This waxen Pink Heath is to be found all over the country. It grows best in damp places, and is in flower in late summer and autumn before the purple heather is fully out.
The flowers grow in clusters of from five to twelve at the top of the woody stem. Each cluster is made up of pale pink waxy bells, and the mouth of each small bell is edged with four pointed teeth. If you split open one of these pink bells, you will find inside a round green seed-vessel like a tiny pea.
There is a long green spike growing from the top of this seed-vessel, and you can see its point coming out of the mouth of the pink bell. There is also a ring of yellow stamens hidden inside the bell, and these grow close round the green seed-vessel.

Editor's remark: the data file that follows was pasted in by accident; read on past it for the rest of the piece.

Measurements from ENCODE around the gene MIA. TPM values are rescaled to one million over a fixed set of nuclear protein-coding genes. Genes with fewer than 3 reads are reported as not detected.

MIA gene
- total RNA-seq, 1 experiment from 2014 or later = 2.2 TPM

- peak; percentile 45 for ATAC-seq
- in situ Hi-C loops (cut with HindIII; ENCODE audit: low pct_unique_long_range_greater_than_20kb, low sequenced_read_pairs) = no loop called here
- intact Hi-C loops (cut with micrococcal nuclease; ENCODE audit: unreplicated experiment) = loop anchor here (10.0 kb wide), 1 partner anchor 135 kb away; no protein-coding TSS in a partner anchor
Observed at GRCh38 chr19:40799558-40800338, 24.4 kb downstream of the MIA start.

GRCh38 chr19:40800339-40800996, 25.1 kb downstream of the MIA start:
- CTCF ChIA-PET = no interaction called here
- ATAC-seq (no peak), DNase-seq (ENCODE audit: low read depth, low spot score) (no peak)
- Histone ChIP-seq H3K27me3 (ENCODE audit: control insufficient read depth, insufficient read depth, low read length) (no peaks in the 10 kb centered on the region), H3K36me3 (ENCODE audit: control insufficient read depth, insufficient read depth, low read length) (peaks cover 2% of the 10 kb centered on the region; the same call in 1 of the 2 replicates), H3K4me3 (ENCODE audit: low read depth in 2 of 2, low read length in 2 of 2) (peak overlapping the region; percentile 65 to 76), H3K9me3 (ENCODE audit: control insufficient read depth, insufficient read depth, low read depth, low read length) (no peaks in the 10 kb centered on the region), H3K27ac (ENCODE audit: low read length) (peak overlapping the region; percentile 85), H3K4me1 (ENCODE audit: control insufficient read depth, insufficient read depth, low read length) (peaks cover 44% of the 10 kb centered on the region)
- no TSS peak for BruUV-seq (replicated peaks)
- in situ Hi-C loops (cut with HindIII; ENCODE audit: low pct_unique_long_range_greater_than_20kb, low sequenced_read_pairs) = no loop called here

The leaves of this Pink Heath are very small and pointed, and they have hairs along the edge. They grow in fours, and are placed crossways at short distances up the main stem. The edges are usually rolled back on to the woolly underside of the leaf.
The stem of the Cross-leaved Pink Heath is slender and wiry, and this pretty plant is never found growing in large bushes like the common heather. Sometimes the flowers are pure white.
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